CANCER CAN BE CONQUERED PART-1
MEDICAL NEWS |
March 13, 2015
Two Thirds of U.S. Patients with Invasive Cancer Survive 5 Years or More
By Cara Adler
Nearly two in three people with invasive cancer survive at least 5 years after diagnosis, according to an MMWR study of U.S. cancer statistics for 2011. Invasive cancer excludes basal and squamous cell skin cancers and non-bladder in situ cancers.
Among the findings:
- More than 1.5 million new cases were diagnosed in 2011, with an age-adjusted incidence of 451 per 100,000 population.
- Incidence was higher in males than females, but survival was similar.
- Blacks had higher incidence and lower survival than whites.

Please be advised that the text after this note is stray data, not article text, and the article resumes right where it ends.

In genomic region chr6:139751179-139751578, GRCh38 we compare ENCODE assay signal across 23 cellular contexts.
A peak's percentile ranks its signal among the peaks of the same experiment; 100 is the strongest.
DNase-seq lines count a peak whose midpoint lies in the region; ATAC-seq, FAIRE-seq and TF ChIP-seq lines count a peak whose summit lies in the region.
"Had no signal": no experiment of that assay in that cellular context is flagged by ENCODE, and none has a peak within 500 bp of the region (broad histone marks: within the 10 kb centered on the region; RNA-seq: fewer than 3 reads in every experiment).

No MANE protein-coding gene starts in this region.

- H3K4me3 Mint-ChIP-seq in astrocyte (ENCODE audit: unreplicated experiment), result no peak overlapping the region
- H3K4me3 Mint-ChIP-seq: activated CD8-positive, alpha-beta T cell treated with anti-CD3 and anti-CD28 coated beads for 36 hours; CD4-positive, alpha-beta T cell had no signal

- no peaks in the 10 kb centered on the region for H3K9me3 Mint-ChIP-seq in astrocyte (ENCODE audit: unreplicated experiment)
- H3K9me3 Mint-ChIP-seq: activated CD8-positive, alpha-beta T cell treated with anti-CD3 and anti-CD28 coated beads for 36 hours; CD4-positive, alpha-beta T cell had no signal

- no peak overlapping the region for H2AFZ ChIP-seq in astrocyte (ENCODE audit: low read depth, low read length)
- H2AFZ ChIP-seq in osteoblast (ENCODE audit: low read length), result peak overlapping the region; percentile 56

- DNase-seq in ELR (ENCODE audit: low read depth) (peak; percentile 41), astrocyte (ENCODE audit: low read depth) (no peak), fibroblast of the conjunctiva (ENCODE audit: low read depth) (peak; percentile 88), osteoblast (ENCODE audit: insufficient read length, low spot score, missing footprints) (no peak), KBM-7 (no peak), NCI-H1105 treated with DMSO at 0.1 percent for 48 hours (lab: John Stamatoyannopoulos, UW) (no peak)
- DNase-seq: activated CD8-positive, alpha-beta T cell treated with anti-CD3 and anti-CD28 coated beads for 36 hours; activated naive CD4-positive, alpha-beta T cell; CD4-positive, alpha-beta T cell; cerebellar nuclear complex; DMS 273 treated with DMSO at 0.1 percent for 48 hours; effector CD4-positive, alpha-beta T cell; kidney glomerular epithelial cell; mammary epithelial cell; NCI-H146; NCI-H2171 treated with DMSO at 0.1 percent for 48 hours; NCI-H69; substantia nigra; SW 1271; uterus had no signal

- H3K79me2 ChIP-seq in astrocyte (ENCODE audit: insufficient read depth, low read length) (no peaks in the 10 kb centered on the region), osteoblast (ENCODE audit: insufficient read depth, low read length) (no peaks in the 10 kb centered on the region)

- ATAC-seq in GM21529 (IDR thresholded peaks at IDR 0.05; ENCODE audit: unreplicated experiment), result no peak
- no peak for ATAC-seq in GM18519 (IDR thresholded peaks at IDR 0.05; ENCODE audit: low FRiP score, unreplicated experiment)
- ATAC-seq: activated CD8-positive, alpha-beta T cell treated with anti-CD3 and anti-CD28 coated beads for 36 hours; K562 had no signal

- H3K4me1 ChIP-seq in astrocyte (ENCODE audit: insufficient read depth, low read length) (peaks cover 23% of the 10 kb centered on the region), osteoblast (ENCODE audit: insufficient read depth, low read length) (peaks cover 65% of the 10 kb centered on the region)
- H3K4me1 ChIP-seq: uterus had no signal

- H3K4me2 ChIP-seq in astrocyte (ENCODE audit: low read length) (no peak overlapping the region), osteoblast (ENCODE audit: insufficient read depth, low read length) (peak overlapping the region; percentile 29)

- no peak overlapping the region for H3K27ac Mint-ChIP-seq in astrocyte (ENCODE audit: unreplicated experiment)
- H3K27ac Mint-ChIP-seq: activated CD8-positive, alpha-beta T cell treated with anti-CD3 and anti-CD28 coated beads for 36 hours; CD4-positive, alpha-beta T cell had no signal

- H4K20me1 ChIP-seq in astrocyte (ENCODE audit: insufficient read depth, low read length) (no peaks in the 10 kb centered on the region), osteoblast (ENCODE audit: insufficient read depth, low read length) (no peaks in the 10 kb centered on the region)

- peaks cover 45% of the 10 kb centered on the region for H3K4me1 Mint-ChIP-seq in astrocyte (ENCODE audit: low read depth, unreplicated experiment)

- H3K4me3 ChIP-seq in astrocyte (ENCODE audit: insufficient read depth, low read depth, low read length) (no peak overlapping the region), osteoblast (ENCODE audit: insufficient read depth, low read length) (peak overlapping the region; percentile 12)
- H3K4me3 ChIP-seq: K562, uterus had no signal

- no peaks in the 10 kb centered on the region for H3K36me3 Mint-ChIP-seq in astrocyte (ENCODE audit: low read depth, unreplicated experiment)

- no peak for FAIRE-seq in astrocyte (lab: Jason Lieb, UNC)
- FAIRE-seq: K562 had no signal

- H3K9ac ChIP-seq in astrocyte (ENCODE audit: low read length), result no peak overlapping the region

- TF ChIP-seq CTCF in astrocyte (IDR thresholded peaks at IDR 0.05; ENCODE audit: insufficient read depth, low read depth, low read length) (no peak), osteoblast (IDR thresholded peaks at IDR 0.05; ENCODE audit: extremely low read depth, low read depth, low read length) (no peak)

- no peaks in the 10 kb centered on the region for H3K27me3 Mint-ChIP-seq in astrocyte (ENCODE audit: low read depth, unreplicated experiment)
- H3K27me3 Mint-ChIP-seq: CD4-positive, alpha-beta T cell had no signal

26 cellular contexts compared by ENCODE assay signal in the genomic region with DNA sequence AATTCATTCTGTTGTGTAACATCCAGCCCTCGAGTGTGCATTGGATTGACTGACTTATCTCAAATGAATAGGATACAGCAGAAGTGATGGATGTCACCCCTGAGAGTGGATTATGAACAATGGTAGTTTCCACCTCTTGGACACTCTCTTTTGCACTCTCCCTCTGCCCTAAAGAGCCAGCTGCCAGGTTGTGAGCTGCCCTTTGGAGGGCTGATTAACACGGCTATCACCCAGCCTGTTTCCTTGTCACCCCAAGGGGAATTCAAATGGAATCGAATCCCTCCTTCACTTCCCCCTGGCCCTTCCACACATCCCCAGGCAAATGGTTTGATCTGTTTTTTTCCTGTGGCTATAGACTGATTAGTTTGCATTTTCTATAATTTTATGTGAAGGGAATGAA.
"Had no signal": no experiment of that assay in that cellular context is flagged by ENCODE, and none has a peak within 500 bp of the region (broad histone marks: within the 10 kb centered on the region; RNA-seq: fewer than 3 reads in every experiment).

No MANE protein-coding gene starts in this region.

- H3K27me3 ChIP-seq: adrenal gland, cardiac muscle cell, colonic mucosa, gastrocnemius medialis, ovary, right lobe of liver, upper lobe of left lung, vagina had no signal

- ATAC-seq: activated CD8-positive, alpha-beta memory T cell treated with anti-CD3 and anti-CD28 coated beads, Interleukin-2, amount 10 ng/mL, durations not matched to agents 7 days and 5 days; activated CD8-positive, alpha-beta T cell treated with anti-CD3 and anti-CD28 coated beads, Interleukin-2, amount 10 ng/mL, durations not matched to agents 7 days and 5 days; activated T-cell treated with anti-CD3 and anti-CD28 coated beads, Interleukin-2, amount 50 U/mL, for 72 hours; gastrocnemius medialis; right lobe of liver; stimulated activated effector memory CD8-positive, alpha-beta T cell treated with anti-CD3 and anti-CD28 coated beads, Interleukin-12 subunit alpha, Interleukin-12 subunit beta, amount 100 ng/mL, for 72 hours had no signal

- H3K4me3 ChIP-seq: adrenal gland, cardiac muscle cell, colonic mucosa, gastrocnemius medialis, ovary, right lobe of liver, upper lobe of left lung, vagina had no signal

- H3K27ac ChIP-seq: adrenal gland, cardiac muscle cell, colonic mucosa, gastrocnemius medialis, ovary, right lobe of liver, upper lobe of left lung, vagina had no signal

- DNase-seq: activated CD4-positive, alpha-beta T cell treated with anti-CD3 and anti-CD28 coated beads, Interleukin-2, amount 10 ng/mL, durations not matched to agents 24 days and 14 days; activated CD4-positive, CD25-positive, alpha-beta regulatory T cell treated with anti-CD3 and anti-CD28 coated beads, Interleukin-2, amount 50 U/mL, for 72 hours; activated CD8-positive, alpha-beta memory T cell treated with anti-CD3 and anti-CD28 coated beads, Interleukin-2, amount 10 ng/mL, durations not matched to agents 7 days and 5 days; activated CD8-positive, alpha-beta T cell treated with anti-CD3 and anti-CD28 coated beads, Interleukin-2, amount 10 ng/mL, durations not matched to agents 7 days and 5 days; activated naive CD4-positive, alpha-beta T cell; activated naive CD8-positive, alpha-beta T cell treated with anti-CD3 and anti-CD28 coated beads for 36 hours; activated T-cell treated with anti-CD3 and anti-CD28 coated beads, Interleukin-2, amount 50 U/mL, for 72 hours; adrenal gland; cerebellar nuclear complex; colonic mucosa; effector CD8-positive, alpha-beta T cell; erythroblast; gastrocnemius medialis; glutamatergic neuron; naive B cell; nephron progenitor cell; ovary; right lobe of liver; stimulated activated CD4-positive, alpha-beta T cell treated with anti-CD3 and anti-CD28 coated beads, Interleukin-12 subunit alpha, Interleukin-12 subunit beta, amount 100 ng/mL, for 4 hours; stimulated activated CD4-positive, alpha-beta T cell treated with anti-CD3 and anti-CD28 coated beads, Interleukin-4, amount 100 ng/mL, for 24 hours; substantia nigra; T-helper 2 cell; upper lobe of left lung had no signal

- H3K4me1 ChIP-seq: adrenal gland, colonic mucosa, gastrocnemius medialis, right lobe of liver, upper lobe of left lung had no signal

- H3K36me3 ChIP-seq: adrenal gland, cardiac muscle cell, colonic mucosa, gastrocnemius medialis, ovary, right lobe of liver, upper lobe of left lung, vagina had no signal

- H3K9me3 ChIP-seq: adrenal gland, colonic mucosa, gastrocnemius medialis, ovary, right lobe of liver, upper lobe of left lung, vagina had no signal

- The most common sites were prostate (14%), breast (14%), lung (14%), colorectal (9%), and cervical (1%).
- Five-year survival rates were 97% for prostate, 88% for breast, 68% for cervical, 63% for colorectal, and 18% for lung cancers.
These data can be used to target cancer prevention and control programs to groups that might derive the most benefit, the authors note. For example, public health officials have used registry data to identify regions with high melanoma rates to pilot a program on skin cancer prevention.
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